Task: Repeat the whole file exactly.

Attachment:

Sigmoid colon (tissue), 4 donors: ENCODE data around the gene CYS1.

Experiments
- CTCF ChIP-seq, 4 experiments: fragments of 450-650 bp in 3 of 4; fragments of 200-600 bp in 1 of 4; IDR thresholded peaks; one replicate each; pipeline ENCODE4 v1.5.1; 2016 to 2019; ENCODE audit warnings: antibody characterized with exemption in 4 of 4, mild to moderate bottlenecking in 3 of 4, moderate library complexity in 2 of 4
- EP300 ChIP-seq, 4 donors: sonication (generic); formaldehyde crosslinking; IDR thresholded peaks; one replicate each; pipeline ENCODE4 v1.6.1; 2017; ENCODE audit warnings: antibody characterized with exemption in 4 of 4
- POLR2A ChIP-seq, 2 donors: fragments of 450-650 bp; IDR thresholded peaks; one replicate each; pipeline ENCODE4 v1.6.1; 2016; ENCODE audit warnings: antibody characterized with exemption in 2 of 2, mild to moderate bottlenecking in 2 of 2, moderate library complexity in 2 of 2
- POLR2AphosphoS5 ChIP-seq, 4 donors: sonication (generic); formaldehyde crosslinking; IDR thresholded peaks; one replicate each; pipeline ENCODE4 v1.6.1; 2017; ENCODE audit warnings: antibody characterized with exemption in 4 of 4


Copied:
Sigmoid colon (tissue), 4 donors: ENCODE data around the gene CYS1.

Experiments
- CTCF ChIP-seq, 4 experiments: fragments of 450-650 bp in 3 of 4; fragments of 200-600 bp in 1 of 4; IDR thresholded peaks; one replicate each; pipeline ENCODE4 v1.5.1; 2016 to 2019; ENCODE audit warnings: antibody characterized with exemption in 4 of 4, mild to moderate bottlenecking in 3 of 4, moderate library complexity in 2 of 4
- EP300 ChIP-seq, 4 donors: sonication (generic); formaldehyde crosslinking; IDR thresholded peaks; one replicate each; pipeline ENCODE4 v1.6.1; 2017; ENCODE audit warnings: antibody characterized with exemption in 4 of 4
- POLR2A ChIP-seq, 2 donors: fragments of 450-650 bp; IDR thresholded peaks; one replicate each; pipeline ENCODE4 v1.6.1; 2016; ENCODE audit warnings: antibody characterized with exemption in 2 of 2, mild to moderate bottlenecking in 2 of 2, moderate library complexity in 2 of 2
- POLR2AphosphoS5 ChIP-seq, 4 donors: sonication (generic); formaldehyde crosslinking; IDR thresholded peaks; one replicate each; pipeline ENCODE4 v1.6.1; 2017; ENCODE audit warnings: antibody characterized with exemption in 4 of 4